Craft Makers Insurance
Your booming craft empire may have started with making earrings or hats for yourself, but now you're selling your wares to strangers on the Internet and at craft fairs. You've made it. So now is probably a good time to get crafting insurance in case something goes wrong. Let's take a look at the common craft business insurance policies that can protect you at craft fairs and beyond.
General Liability Insurance
If you sell your work at events, your contract with the event organizer probably requires you to purchase public liability insurance for craft fairs. The contract may also refer to this coverage as craft stall insurance.
Those are typically just other terms for General Liability Insurance, a policy that protect jewelry makers, crafters, and other artisans when common accidents lead to third-party bodily injuries. (For reference, a third party can be anyone who isn't an employee of your craft business, such as a client, customer, venue owner, or another vendor.)
For example, General Liability may cover your financial responsibility when you…
- Accidentally damage a venue owner's property.
- Cause physical harm to a customer.
- Infringe on copyrighted material or brands.
- Damage someone's reputation through libel or slander.
General Liability is a pretty handy policy for crafters and artisans. It can protect you when these events happen at your primary business location, such as your home. Its protection also travels with you to craft fairs and other venues. It's pretty affordable, too – policies typically cost around $35 a month on average.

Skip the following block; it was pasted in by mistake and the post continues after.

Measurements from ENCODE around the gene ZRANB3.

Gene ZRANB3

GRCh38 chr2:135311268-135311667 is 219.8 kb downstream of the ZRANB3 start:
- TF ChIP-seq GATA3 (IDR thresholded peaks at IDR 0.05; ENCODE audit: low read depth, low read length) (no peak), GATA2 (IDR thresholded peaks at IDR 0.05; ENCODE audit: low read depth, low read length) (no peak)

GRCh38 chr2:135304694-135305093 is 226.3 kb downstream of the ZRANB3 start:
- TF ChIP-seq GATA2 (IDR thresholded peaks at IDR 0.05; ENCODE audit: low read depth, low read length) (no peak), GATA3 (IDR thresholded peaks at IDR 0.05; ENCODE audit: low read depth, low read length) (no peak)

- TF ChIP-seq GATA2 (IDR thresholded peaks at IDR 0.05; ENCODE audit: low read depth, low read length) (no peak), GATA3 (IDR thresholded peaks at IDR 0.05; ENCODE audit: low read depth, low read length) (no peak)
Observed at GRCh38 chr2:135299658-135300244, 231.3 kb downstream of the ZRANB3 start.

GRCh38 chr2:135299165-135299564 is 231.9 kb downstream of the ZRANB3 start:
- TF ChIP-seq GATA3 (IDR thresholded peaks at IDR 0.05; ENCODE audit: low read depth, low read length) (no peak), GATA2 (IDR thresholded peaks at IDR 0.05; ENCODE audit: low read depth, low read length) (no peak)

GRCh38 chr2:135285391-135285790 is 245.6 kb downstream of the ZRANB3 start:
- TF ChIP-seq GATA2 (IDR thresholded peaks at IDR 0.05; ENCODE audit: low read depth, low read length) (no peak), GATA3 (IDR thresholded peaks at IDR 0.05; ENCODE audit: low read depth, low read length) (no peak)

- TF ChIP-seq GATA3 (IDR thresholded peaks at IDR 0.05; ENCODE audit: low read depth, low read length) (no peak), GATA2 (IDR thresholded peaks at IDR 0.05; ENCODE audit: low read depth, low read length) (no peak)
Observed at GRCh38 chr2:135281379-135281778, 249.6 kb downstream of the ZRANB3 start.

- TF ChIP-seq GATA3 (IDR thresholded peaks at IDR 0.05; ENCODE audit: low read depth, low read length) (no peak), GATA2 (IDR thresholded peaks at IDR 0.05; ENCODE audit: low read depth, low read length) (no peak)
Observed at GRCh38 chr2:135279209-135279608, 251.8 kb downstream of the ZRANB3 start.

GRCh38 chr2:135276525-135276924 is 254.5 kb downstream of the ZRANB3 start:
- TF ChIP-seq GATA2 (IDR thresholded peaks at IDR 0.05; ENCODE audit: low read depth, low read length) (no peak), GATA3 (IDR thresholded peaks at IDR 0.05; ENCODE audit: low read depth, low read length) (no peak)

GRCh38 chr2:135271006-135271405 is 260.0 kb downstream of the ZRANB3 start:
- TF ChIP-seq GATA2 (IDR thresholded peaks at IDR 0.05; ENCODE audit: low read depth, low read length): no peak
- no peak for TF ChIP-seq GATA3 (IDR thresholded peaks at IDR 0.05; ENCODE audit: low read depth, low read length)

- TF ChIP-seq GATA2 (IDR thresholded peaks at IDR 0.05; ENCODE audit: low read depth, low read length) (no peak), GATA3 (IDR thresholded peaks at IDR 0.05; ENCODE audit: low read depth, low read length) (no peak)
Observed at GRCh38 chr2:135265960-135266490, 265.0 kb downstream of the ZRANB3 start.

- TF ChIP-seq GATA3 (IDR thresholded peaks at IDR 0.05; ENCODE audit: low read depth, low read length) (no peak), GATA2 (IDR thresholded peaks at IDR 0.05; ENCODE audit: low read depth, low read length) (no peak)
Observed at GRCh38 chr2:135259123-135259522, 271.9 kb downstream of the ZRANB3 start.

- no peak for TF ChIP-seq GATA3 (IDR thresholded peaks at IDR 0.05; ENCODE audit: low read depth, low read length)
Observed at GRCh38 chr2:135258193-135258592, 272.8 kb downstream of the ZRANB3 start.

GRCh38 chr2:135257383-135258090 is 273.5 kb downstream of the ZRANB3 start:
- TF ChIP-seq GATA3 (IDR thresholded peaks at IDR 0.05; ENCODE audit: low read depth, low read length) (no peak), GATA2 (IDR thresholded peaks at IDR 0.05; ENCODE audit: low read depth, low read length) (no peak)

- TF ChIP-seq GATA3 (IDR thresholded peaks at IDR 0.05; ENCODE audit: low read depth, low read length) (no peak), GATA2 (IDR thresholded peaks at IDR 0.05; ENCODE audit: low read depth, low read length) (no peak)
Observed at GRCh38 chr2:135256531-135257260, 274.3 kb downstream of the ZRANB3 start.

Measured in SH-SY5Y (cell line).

For example, let's say you sell candles at the local farmers' market, and a customer drops one. The glass shatters, cutting the customer. If they sue you to cover their medical expenses, your General Liability policy should be able to cover the costs.
Note: At this time, Insureon can't insure candle makers, but we can insure candle sellers.
Business Owner's Policy
A Business Owner's Policy (BOP) is another popular policy for craft makers and other home-based artisans, and it's usually offered at a pretty affordable rate. This policy bundles General Liability Insurance and Commercial Property Insurance to give you basic liability protection (as we talked about above) and coverage for your craft business equipment and supplies.
For example, if a deliveryman slips and falls while dropping off a shipment of yarn, the General Liability portion of your BOP may cover the cost of his medical bills. (Yes, you can be responsible for those costs.) If a fire at your home wipes out your knitting supplies and inventory, the Commercial Property portion of a BOP can help replace the supplies and reimburse you for damaged goods.
Note: Even if a third-party's accident or a fire takes place in your home, don't count on homeowner's or renter's insurance to help out. These policies typically exclude coverage for business-related activity and property. Without General Liability or Commercial Property Insurance, you may get stuck with the bill for the mailman's injuries and your damaged inventory.
Product Liability Insurance
If you sell crafts on your own website or a site like Etsy, you may want to purchase Product Liability Insurance. This coverage can help out when you sell a product that injures someone or makes them sick. It can also pay for damage to property that your malfunctioning product caused.
You can usually add Product Liability coverage to your General Liability policy, although it may significantly increase the price. Not every crafter necessarily needs the extra protection Product Liability Insurance provides, but it may come in handy if you sell…
- Food items, like salsa, whoopie pies, goat cheese, etc.
- Handmade makeup and beauty products.
- Items with sharp or jagged edges, like collectible katana swords modeled after the one wielded by Michonne in The Walking Dead.
- Toys, clothes, or other personal items for babies or young children.
If you're concerned one of the items you make and sell could harm someone, a Product Liability policy is a smart way to protect yourself and your business against a potentially expensive lawsuit.